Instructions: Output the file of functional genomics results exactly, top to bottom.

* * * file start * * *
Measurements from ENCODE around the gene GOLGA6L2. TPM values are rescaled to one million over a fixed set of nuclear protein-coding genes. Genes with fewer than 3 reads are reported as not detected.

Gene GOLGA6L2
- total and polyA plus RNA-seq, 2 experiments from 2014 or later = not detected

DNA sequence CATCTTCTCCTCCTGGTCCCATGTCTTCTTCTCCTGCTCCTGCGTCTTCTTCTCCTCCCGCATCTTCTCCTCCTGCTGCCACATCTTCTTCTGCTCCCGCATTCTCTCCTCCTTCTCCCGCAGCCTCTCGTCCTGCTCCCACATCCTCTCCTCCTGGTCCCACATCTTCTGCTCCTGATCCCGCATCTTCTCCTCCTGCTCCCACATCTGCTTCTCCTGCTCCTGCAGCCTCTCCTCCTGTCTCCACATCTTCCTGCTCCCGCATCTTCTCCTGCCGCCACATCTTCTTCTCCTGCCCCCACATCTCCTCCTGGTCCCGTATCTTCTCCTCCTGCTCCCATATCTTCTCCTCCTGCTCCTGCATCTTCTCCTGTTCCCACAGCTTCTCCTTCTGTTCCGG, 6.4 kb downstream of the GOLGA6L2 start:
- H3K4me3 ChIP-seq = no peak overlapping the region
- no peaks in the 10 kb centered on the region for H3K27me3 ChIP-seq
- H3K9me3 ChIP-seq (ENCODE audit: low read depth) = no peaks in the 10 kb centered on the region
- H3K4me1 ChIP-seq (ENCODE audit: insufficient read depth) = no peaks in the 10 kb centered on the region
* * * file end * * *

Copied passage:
Measurements from ENCODE around the gene GOLGA6L2. TPM values are rescaled to one million over a fixed set of nuclear protein-coding genes. Genes with fewer than 3 reads are reported as not detected.

Gene GOLGA6L2
- total and polyA plus RNA-seq, 2 experiments from 2014 or later = not detected

DNA sequence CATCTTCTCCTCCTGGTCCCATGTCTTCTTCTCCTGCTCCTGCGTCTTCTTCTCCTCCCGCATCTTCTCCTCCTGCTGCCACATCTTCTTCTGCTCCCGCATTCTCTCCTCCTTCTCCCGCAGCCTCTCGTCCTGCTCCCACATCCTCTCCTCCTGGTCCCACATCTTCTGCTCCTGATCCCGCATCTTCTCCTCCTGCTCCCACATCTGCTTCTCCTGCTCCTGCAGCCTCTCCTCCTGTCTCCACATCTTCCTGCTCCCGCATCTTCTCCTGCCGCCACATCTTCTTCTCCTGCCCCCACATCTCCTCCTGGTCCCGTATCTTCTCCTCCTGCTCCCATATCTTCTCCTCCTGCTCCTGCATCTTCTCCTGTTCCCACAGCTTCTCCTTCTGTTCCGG, 6.4 kb downstream of the GOLGA6L2 start:
- H3K4me3 ChIP-seq = no peak overlapping the region
- no peaks in the 10 kb centered on the region for H3K27me3 ChIP-seq
- H3K9me3 ChIP-seq (ENCODE audit: low read depth) = no peaks in the 10 kb centered on the region
- H3K4me1 ChIP-seq (ENCODE audit: insufficient read depth) = no peaks in the 10 kb centered on the region